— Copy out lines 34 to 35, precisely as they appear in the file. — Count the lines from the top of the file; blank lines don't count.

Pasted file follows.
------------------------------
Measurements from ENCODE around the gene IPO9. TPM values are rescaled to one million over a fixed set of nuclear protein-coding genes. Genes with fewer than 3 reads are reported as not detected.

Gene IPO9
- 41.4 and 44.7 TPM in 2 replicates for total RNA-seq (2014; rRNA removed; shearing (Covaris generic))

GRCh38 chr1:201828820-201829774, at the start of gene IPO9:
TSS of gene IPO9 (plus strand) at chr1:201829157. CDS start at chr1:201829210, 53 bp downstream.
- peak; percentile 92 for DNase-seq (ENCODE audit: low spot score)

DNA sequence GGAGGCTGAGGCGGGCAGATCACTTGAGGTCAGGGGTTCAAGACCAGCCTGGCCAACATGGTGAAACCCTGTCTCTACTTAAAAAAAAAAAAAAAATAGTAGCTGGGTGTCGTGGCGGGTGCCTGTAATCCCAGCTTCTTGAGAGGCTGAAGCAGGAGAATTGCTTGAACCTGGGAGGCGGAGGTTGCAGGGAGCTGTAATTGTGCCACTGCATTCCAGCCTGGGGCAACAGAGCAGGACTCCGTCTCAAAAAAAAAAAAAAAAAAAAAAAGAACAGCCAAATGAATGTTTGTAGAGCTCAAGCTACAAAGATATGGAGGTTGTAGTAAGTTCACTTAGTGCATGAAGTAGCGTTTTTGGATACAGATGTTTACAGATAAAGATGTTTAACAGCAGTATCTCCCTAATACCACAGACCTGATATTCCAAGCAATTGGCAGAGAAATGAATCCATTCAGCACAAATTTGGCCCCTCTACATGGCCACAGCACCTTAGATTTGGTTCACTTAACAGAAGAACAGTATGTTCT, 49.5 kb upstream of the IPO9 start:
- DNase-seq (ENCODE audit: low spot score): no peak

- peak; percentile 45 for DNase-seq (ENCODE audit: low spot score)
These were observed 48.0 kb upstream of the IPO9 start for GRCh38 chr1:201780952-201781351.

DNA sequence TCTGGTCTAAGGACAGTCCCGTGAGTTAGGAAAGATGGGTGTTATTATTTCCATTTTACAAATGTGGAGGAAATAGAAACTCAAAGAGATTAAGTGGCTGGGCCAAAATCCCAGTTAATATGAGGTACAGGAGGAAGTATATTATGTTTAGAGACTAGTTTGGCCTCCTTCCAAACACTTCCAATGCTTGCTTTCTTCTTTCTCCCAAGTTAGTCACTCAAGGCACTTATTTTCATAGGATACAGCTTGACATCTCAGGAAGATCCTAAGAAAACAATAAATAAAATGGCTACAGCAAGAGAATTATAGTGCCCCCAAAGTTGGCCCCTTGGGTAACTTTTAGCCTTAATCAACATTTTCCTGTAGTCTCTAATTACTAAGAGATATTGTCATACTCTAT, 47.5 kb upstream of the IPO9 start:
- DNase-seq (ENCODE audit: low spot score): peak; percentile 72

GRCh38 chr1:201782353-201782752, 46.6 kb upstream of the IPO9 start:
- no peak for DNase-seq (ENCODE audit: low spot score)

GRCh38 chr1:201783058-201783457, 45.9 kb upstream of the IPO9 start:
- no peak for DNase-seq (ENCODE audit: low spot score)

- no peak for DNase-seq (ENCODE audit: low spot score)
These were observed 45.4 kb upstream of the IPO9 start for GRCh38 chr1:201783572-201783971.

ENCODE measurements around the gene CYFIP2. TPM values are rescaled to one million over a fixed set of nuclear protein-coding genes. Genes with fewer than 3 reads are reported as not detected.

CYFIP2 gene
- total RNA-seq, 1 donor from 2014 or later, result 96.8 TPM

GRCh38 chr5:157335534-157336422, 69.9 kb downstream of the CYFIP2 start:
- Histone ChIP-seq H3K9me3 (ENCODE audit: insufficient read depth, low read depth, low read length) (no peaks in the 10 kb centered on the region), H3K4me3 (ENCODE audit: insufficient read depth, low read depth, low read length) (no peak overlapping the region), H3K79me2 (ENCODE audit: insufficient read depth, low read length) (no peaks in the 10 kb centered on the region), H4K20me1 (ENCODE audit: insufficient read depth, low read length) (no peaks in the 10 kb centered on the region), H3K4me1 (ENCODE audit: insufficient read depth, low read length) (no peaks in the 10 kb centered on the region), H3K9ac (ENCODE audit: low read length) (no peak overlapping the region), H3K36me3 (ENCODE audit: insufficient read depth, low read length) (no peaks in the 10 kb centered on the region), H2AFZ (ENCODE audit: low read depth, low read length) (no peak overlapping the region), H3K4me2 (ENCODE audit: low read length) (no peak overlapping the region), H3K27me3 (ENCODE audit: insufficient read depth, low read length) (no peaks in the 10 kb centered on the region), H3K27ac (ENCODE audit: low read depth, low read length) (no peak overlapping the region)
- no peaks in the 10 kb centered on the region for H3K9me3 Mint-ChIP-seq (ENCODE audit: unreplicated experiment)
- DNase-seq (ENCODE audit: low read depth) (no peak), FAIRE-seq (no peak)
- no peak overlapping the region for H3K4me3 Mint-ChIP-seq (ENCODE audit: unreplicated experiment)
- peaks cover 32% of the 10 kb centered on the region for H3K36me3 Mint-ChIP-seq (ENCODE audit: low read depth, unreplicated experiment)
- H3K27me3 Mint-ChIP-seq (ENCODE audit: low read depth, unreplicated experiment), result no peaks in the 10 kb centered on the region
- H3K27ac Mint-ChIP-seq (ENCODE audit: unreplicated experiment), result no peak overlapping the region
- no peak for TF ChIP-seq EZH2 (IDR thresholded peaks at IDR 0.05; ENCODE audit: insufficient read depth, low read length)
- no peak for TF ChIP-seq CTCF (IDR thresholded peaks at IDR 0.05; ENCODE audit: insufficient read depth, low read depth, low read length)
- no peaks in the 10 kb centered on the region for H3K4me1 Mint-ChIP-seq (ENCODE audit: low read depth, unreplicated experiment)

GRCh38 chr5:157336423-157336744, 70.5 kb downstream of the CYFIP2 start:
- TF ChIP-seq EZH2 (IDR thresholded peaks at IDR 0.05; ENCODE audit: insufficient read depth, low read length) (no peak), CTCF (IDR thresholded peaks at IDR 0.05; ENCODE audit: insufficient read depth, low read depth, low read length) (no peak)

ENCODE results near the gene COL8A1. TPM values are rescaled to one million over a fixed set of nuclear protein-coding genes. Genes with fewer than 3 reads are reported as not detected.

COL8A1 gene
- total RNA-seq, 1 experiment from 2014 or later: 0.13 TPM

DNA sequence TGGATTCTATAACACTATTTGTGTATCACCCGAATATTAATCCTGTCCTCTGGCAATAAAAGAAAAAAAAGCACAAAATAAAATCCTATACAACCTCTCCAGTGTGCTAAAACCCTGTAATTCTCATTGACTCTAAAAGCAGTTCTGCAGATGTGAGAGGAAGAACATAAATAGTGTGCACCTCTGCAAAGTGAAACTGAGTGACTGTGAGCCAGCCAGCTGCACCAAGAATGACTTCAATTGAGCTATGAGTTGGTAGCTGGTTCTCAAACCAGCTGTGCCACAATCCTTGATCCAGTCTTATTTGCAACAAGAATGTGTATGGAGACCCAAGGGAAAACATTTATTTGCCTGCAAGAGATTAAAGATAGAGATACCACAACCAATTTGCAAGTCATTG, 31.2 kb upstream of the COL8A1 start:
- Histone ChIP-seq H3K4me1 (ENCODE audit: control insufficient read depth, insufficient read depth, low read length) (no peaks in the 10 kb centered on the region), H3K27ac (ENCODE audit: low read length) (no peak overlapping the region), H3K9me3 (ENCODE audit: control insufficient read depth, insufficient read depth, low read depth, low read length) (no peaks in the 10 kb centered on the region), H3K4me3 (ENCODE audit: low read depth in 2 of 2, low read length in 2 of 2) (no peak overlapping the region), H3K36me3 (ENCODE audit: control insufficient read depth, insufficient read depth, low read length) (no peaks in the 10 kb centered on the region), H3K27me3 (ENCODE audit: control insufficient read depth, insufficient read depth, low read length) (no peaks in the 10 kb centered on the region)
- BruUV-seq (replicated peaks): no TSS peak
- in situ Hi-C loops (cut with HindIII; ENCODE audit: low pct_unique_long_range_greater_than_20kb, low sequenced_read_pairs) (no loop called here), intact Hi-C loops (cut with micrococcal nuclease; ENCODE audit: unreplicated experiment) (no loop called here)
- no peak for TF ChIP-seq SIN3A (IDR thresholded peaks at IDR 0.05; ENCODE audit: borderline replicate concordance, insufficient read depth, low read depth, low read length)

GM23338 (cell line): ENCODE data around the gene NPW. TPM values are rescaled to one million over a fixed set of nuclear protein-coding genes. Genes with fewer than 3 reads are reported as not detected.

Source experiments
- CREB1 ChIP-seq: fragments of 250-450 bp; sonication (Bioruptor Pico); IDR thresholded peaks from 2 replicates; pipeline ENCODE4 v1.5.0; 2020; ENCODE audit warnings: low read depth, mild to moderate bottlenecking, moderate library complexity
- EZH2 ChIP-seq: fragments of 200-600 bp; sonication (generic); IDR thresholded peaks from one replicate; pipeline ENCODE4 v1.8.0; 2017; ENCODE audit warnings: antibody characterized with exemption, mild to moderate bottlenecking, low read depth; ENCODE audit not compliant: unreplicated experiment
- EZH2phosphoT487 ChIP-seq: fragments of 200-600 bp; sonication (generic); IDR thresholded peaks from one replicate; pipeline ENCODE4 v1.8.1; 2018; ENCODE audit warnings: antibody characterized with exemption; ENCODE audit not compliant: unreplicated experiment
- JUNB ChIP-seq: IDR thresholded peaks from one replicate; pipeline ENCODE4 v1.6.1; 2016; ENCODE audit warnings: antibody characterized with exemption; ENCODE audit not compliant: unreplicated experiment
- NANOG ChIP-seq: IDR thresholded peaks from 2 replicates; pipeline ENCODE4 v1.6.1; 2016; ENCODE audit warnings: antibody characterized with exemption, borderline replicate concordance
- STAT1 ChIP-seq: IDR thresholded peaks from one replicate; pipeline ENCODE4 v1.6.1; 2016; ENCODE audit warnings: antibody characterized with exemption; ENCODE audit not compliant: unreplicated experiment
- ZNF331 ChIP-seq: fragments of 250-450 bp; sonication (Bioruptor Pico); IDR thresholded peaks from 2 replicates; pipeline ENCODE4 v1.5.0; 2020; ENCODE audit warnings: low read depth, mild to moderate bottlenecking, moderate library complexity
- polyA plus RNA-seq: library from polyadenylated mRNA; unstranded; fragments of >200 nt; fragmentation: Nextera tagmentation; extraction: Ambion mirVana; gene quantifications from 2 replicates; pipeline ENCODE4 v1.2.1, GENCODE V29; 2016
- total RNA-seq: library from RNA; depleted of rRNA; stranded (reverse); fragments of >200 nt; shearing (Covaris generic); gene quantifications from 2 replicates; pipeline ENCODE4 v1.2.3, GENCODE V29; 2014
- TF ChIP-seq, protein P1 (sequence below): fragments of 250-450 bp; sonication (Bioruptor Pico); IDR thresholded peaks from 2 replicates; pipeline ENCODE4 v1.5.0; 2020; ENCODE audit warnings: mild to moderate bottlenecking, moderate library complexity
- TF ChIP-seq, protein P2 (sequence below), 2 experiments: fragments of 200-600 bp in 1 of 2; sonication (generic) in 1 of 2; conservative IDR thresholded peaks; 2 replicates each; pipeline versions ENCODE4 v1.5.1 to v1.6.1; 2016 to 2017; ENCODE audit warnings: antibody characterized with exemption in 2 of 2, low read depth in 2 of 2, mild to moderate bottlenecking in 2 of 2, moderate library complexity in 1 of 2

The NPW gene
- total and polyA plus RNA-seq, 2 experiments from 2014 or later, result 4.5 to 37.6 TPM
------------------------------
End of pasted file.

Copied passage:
- TF ChIP-seq EZH2 (IDR thresholded peaks at IDR 0.05; ENCODE audit: insufficient read depth, low read length) (no peak), CTCF (IDR thresholded peaks at IDR 0.05; ENCODE audit: insufficient read depth, low read depth, low read length) (no peak)

ENCODE results near the gene COL8A1. TPM values are rescaled to one million over a fixed set of nuclear protein-coding genes. Genes with fewer than 3 reads are reported as not detected.